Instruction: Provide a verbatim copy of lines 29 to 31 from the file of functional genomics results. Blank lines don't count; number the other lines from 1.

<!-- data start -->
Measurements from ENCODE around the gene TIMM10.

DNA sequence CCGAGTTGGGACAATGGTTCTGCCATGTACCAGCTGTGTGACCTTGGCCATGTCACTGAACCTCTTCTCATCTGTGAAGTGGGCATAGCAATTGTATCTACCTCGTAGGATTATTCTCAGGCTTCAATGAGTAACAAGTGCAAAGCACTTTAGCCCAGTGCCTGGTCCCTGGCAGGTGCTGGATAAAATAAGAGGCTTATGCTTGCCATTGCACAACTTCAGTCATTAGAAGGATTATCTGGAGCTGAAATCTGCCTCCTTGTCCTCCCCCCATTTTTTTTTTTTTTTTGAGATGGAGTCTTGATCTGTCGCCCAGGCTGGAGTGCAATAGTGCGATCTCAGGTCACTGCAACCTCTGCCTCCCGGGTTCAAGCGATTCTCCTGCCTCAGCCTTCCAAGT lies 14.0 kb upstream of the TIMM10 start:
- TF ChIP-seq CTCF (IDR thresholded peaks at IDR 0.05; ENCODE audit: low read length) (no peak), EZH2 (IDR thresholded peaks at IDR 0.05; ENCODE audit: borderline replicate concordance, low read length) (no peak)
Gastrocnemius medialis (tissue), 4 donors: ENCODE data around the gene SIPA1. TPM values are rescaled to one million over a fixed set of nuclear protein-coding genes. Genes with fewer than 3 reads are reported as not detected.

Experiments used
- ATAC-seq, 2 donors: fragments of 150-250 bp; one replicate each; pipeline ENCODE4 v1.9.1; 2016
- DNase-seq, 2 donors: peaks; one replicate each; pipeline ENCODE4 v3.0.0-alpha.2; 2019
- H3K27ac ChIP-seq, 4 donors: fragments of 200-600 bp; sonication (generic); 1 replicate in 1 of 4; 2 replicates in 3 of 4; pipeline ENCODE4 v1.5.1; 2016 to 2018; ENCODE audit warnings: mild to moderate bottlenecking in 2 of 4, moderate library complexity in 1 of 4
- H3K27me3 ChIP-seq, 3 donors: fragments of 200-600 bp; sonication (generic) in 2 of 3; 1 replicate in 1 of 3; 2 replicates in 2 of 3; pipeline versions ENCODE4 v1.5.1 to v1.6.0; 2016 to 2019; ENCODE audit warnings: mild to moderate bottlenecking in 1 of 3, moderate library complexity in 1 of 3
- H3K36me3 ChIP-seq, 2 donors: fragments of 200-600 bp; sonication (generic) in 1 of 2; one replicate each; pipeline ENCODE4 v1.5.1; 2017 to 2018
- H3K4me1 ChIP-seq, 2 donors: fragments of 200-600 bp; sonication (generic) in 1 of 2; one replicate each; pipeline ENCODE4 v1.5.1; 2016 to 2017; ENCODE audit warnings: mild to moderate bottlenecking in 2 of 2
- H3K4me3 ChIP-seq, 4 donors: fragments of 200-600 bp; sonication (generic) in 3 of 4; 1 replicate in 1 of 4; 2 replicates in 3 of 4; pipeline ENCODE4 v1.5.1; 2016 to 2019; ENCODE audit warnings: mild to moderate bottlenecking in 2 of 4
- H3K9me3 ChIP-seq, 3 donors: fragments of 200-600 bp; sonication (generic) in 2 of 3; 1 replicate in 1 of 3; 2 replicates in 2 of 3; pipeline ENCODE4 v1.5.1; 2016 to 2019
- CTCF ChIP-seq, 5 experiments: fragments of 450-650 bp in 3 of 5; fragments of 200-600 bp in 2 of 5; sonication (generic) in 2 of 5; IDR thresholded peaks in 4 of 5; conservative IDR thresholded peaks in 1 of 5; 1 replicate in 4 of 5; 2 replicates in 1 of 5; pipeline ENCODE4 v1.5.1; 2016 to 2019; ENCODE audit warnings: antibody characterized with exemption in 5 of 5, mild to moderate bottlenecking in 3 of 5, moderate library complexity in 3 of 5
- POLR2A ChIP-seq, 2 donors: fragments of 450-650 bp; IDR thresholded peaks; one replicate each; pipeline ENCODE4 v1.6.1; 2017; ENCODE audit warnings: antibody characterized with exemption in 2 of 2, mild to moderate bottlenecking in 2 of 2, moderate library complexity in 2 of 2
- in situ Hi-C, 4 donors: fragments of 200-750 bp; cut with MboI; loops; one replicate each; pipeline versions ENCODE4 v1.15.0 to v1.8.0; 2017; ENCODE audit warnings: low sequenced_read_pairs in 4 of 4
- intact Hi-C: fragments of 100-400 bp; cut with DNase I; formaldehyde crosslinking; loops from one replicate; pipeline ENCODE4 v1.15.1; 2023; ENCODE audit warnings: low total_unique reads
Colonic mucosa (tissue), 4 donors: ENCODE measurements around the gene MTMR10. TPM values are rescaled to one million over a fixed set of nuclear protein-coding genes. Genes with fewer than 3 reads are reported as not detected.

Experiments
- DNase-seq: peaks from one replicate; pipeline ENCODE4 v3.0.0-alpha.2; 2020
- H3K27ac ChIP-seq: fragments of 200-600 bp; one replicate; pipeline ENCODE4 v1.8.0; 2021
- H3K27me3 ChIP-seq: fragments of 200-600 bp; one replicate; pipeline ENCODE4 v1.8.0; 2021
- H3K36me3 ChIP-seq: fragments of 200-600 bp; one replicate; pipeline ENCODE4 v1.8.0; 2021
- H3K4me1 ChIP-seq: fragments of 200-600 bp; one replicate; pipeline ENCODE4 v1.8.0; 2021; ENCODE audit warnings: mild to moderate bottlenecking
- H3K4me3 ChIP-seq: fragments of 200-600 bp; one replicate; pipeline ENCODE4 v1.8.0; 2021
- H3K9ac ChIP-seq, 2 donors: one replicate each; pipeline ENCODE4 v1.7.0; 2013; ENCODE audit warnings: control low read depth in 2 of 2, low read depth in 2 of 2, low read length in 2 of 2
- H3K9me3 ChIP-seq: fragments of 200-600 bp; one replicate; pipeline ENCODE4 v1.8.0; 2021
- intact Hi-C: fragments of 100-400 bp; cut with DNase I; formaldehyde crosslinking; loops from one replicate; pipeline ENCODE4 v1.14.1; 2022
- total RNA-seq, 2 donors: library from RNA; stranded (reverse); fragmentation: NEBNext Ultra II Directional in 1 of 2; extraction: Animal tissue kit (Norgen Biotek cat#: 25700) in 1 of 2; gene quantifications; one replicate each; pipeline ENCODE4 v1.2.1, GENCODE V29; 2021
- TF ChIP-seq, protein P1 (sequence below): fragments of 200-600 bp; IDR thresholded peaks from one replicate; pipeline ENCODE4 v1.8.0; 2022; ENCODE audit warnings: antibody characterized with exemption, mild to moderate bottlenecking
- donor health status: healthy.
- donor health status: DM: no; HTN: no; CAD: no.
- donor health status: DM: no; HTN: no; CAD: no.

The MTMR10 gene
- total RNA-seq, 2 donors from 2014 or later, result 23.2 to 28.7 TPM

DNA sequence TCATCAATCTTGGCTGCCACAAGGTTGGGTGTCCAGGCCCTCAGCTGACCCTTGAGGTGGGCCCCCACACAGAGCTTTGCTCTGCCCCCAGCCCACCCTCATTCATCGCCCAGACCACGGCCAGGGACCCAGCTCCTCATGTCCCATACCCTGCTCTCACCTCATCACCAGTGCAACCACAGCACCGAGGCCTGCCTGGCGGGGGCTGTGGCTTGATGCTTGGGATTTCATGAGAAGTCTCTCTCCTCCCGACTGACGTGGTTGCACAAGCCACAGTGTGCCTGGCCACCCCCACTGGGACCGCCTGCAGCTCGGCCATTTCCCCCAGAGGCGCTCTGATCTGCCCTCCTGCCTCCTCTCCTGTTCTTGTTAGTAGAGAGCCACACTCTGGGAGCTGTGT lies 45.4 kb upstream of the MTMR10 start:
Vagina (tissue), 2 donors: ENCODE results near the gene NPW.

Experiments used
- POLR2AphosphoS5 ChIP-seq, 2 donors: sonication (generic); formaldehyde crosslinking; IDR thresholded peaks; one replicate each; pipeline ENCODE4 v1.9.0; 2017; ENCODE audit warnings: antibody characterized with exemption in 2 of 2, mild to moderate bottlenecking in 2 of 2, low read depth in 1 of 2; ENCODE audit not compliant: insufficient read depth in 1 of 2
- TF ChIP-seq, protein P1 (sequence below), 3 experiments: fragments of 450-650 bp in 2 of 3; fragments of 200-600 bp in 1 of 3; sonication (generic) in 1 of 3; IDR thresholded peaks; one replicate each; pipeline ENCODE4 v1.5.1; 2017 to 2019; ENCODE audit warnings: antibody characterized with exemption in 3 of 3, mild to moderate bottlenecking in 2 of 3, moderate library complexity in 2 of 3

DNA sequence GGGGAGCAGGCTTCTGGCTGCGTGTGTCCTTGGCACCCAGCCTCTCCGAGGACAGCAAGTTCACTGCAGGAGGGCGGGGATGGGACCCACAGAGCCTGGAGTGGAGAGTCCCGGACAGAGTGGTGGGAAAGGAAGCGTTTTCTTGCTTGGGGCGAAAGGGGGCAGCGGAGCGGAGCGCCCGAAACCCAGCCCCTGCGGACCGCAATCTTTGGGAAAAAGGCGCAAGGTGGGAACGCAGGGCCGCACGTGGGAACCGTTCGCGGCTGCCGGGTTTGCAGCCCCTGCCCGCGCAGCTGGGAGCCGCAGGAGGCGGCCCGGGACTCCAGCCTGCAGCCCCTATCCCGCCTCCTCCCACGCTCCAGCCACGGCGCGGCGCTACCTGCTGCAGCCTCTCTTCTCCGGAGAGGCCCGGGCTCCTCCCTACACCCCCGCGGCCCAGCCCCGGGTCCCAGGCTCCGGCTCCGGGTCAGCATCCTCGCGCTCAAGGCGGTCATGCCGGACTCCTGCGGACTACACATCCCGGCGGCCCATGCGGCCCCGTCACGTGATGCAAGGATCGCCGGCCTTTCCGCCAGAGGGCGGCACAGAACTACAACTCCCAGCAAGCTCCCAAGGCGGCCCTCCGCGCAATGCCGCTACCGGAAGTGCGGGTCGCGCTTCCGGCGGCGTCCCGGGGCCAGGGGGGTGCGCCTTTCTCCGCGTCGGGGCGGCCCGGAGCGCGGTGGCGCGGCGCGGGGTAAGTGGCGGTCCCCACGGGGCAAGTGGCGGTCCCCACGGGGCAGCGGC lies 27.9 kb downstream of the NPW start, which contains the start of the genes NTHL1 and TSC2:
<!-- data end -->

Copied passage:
- total RNA-seq, 2 donors: library from RNA; stranded (reverse); fragmentation: NEBNext Ultra II Directional in 1 of 2; extraction: Animal tissue kit (Norgen Biotek cat#: 25700) in 1 of 2; gene quantifications; one replicate each; pipeline ENCODE4 v1.2.1, GENCODE V29; 2021
- TF ChIP-seq, protein P1 (sequence below): fragments of 200-600 bp; IDR thresholded peaks from one replicate; pipeline ENCODE4 v1.8.0; 2022; ENCODE audit warnings: antibody characterized with exemption, mild to moderate bottlenecking
- donor health status: healthy.